“Many layers of complexity cover both the integrity of ordinary people and the dissembling of cowards. In the most physical example, our relatively smooth skin hides a wondrously ordered intricacy within, from vessels and organs down to the “bare bones” of the framework. We then add cultural overlays, both physical and psychological, upon this biological barrier — by clothing our physical nakedness (an image with deep roots in Genesis), and by masking our raw emotions with conventions of civility and decorum.
We cannot live (and society cannot function) without these covers, yet we also bemoan the sequestering of a supposedly true self.”
Stephen Jay Gould, “On Common Ground”
I normally manage my patients by encouraging them to move in the way they truly desire. This sounds simple enough, but I find that many therapists struggle to sense that desire or, if they do, they don’t trust it.
I’ve begun to use the quote above to help them understand that this handling, when successful, has reached through layers of anatomy and social convention. Our ability to do that requires understanding rather than skill, and I explain it in this way.
The first layer I deal with we might call physical decorum. In our culture there is a powerful (and growing) admonition to avoid any actual touching of strangers. Even the slightest bit of this is quickly followed by an apology from the toucher to the touchee. An equally powerful (and growing) convention is to physically pose whenever we might be observed. We feign calm when we are afraid, elevate our diaphragms though we would love to breathe freely, and hold ourselves erect even when it hurts to do so.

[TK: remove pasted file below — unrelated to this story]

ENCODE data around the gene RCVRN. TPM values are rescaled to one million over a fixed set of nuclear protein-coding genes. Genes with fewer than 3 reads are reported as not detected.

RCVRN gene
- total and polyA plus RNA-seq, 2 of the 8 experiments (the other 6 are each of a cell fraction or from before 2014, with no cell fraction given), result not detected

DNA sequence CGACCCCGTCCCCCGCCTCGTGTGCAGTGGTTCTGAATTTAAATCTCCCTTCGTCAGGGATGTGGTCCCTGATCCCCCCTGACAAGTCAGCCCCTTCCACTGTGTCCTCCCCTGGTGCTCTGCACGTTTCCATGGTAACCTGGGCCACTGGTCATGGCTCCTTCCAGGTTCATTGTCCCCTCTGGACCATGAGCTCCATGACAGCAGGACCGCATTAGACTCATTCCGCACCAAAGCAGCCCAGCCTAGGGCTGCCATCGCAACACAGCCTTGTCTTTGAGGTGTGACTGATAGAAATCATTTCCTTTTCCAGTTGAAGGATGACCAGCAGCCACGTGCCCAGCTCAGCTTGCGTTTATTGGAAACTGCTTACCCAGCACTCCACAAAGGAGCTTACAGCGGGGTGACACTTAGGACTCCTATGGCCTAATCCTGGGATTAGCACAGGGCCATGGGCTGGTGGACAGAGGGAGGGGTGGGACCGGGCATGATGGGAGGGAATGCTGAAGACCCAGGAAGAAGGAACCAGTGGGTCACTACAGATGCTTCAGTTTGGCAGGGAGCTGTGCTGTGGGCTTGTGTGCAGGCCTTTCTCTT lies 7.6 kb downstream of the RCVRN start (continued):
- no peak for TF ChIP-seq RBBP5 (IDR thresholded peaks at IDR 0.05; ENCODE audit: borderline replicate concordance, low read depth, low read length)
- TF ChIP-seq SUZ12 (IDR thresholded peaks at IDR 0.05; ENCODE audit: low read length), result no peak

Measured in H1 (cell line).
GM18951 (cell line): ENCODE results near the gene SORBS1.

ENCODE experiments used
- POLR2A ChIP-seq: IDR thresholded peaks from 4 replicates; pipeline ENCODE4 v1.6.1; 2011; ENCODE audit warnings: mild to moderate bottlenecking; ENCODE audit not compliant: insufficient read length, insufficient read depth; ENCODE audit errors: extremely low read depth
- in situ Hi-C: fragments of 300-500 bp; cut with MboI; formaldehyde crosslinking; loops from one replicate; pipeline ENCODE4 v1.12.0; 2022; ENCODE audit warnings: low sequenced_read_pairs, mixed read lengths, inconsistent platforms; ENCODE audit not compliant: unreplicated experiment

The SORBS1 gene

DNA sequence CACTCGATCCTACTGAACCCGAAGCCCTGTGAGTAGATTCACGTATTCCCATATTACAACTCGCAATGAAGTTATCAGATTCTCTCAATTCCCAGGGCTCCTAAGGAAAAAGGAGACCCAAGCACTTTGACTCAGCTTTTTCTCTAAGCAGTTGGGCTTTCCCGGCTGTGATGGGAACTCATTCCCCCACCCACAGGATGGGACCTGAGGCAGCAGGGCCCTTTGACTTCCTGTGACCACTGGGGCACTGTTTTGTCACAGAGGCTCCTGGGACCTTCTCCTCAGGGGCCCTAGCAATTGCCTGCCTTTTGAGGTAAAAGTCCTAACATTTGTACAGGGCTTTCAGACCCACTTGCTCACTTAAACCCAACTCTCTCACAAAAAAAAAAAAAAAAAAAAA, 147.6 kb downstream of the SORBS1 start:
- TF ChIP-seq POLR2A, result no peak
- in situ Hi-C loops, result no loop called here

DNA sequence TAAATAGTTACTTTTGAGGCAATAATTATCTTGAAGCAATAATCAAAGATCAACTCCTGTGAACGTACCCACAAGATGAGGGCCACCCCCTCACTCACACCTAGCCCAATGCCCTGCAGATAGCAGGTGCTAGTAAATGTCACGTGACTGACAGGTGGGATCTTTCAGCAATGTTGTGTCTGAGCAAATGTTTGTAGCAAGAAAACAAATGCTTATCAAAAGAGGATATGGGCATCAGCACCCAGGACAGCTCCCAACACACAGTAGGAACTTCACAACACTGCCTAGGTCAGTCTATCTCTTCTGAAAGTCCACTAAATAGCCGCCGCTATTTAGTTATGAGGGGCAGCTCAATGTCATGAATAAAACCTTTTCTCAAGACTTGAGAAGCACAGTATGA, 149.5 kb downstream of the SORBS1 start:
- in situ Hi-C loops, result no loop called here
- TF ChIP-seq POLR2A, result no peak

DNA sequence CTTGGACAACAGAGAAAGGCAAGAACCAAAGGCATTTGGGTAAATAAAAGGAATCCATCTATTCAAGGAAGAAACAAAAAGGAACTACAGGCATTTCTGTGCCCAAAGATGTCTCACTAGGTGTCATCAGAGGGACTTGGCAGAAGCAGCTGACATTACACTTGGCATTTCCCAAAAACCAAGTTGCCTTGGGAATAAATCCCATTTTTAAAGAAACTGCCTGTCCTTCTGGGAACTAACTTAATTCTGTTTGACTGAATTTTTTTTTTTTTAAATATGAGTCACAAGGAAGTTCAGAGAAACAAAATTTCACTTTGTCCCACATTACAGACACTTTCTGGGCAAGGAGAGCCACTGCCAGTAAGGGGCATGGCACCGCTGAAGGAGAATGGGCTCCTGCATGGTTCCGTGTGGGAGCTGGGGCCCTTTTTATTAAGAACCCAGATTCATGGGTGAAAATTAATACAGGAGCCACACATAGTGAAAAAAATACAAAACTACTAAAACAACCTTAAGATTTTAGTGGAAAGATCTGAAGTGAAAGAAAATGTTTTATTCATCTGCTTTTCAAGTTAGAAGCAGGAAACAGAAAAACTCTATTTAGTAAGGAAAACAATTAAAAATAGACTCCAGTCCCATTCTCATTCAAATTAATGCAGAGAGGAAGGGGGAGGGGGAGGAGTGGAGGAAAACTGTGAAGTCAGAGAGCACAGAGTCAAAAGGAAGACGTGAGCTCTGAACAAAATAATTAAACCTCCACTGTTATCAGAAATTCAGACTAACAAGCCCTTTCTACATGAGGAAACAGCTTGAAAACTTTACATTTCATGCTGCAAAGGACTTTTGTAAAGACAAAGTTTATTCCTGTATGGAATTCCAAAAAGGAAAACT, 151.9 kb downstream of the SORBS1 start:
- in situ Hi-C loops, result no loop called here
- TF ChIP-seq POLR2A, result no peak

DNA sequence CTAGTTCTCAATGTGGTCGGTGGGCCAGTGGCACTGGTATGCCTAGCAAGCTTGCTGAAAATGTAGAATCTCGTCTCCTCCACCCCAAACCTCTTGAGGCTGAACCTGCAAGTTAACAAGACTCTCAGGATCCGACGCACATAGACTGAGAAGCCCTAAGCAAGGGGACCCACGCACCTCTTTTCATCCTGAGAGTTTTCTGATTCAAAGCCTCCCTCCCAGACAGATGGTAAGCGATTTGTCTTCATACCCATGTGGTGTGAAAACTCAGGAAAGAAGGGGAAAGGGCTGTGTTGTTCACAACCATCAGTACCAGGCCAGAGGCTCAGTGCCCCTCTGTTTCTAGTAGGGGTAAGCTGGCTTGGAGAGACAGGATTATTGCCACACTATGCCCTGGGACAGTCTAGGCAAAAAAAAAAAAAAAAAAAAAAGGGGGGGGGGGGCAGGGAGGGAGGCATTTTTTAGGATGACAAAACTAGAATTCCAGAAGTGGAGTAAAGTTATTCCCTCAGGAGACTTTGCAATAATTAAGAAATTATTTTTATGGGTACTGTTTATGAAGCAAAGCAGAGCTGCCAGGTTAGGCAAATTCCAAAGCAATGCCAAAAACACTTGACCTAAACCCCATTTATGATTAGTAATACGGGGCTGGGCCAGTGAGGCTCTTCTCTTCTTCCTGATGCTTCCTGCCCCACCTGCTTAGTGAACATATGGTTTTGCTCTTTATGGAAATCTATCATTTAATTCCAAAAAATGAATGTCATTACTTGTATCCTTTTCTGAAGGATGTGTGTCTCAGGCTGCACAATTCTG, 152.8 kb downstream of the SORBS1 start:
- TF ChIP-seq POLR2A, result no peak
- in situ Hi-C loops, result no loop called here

I feel that the only way to reach through these behaviors in others is to dispel them in ourselves. Somehow we must convey our own willingness to be touched. Beyond that, an absence of physical pretense in the therapist is essential for a presence that encourages others to be truly themselves. I find that some of my students maintain this from childhood, but that many others struggle to regain it.
Secondly, I conduct my manual care on people who are fully clothed. I do this because I found long ago that not removing the clothing promoted a willingness to move authentically that nakedness would destroy. While others insist that visual inspection and palpatory diagnosis are only adequately done while the patient is unclothed, I don’t feel such testing is often reliable, valid or necessary. This is heresy, I know, but I’ve seen a few studies that bear this out.
In short, this “second Layer” of clothing doesn’t inhibit my reaching toward the patient’s center. In fact, its presence enhances my arrival there.
Although the skin is often thought of as the primary barrier to the internal organs, Montagu * reminds us that it is accurately considered the exposed nervous tissue. Since neural irritation is, in my experience, the most likely origin of pain, this last layer proves not to be something I need to traverse; I’m already where I need to go.
All that’s left is to sense the instinctive correction inherent to all of us. It will emerge when therapists display a willingness to let themselves express it, and when they truly trust it to help.
*From Touching; The Human Significance of the Skin (Harper 1971)